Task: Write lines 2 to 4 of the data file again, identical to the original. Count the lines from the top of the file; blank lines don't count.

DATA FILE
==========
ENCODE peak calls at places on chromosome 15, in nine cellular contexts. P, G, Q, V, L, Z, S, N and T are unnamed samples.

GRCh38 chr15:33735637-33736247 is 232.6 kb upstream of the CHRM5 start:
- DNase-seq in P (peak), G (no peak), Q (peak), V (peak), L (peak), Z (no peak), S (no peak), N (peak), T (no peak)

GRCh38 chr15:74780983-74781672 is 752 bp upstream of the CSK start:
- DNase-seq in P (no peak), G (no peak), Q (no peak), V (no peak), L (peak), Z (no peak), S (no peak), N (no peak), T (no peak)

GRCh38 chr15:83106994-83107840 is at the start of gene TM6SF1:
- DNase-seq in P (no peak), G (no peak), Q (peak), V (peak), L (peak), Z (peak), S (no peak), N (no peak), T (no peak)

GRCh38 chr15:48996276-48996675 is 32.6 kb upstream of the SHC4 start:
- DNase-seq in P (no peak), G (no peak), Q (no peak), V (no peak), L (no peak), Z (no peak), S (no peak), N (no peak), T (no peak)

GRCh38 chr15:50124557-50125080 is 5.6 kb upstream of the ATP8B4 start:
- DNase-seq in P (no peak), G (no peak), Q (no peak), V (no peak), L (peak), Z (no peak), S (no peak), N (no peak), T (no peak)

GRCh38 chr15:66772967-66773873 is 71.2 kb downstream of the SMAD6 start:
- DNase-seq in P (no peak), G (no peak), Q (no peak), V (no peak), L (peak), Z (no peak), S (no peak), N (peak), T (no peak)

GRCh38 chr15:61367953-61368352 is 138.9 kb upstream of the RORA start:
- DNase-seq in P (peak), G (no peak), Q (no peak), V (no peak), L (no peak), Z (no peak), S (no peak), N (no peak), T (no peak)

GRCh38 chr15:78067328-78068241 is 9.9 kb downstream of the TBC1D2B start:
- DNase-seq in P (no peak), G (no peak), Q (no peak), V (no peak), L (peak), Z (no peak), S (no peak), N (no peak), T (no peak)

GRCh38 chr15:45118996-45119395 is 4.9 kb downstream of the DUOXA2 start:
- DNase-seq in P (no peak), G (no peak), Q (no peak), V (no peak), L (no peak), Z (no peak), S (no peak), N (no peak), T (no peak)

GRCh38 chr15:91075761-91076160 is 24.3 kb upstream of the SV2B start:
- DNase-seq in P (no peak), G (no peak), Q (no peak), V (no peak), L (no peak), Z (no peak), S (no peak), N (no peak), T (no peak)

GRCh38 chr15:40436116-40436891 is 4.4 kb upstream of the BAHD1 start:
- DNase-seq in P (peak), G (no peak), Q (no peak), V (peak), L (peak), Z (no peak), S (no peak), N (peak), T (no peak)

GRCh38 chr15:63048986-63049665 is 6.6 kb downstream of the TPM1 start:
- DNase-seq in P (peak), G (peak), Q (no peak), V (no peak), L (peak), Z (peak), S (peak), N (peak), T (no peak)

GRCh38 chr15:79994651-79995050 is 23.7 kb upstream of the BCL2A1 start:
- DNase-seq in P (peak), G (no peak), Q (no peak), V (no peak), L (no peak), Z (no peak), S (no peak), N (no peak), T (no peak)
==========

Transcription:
GRCh38 chr15:33735637-33736247 is 232.6 kb upstream of the CHRM5 start:
- DNase-seq in P (peak), G (no peak), Q (peak), V (peak), L (peak), Z (no peak), S (no peak), N (peak), T (no peak)

GRCh38 chr15:74780983-74781672 is 752 bp upstream of the CSK start: